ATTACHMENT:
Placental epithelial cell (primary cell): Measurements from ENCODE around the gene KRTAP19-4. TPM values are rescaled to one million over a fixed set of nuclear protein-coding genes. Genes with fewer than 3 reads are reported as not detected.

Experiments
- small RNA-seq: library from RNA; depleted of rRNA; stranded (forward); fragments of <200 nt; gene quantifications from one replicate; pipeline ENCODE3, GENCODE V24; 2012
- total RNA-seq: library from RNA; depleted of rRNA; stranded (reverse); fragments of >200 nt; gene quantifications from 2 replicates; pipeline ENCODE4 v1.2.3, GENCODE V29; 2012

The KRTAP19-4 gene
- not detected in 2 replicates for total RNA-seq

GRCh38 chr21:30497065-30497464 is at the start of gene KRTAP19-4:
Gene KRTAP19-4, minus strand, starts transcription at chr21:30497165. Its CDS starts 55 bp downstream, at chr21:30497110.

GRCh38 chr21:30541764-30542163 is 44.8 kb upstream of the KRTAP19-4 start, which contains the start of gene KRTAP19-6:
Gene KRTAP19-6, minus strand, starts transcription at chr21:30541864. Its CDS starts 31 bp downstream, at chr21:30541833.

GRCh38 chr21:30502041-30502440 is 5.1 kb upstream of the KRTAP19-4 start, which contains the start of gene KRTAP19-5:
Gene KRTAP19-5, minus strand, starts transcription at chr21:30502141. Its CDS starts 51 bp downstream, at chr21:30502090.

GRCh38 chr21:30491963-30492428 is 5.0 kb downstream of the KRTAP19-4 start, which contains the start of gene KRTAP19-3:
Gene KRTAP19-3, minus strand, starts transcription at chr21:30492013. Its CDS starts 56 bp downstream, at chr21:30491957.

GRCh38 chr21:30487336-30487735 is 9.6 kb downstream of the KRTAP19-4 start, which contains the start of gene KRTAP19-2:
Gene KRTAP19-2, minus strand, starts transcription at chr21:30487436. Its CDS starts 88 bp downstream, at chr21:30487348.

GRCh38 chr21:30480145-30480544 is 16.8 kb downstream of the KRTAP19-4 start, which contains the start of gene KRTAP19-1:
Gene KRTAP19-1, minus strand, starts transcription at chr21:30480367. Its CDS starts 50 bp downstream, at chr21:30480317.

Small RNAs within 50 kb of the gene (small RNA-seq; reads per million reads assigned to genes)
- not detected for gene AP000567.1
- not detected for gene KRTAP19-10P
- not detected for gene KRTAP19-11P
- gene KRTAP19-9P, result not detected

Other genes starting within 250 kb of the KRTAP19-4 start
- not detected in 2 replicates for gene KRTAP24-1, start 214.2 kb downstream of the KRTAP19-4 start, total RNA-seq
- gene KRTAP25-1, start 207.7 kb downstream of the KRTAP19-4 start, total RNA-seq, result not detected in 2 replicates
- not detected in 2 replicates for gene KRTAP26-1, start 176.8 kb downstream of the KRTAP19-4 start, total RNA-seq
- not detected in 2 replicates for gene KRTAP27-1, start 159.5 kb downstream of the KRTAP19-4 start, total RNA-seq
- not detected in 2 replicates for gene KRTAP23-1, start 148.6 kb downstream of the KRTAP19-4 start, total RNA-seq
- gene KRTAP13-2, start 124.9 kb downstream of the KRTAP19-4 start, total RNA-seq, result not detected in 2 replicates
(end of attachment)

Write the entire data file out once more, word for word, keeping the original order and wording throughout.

Placental epithelial cell (primary cell): Measurements from ENCODE around the gene KRTAP19-4. TPM values are rescaled to one million over a fixed set of nuclear protein-coding genes. Genes with fewer than 3 reads are reported as not detected.

Experiments
- small RNA-seq: library from RNA; depleted of rRNA; stranded (forward); fragments of <200 nt; gene quantifications from one replicate; pipeline ENCODE3, GENCODE V24; 2012
- total RNA-seq: library from RNA; depleted of rRNA; stranded (reverse); fragments of >200 nt; gene quantifications from 2 replicates; pipeline ENCODE4 v1.2.3, GENCODE V29; 2012

The KRTAP19-4 gene
- not detected in 2 replicates for total RNA-seq

GRCh38 chr21:30497065-30497464 is at the start of gene KRTAP19-4:
Gene KRTAP19-4, minus strand, starts transcription at chr21:30497165. Its CDS starts 55 bp downstream, at chr21:30497110.

GRCh38 chr21:30541764-30542163 is 44.8 kb upstream of the KRTAP19-4 start, which contains the start of gene KRTAP19-6:
Gene KRTAP19-6, minus strand, starts transcription at chr21:30541864. Its CDS starts 31 bp downstream, at chr21:30541833.

GRCh38 chr21:30502041-30502440 is 5.1 kb upstream of the KRTAP19-4 start, which contains the start of gene KRTAP19-5:
Gene KRTAP19-5, minus strand, starts transcription at chr21:30502141. Its CDS starts 51 bp downstream, at chr21:30502090.

GRCh38 chr21:30491963-30492428 is 5.0 kb downstream of the KRTAP19-4 start, which contains the start of gene KRTAP19-3:
Gene KRTAP19-3, minus strand, starts transcription at chr21:30492013. Its CDS starts 56 bp downstream, at chr21:30491957.

GRCh38 chr21:30487336-30487735 is 9.6 kb downstream of the KRTAP19-4 start, which contains the start of gene KRTAP19-2:
Gene KRTAP19-2, minus strand, starts transcription at chr21:30487436. Its CDS starts 88 bp downstream, at chr21:30487348.

GRCh38 chr21:30480145-30480544 is 16.8 kb downstream of the KRTAP19-4 start, which contains the start of gene KRTAP19-1:
Gene KRTAP19-1, minus strand, starts transcription at chr21:30480367. Its CDS starts 50 bp downstream, at chr21:30480317.

Small RNAs within 50 kb of the gene (small RNA-seq; reads per million reads assigned to genes)
- not detected for gene AP000567.1
- not detected for gene KRTAP19-10P
- not detected for gene KRTAP19-11P
- gene KRTAP19-9P, result not detected

Other genes starting within 250 kb of the KRTAP19-4 start
- not detected in 2 replicates for gene KRTAP24-1, start 214.2 kb downstream of the KRTAP19-4 start, total RNA-seq
- gene KRTAP25-1, start 207.7 kb downstream of the KRTAP19-4 start, total RNA-seq, result not detected in 2 replicates
- not detected in 2 replicates for gene KRTAP26-1, start 176.8 kb downstream of the KRTAP19-4 start, total RNA-seq
- not detected in 2 replicates for gene KRTAP27-1, start 159.5 kb downstream of the KRTAP19-4 start, total RNA-seq
- not detected in 2 replicates for gene KRTAP23-1, start 148.6 kb downstream of the KRTAP19-4 start, total RNA-seq
- gene KRTAP13-2, start 124.9 kb downstream of the KRTAP19-4 start, total RNA-seq, result not detected in 2 replicates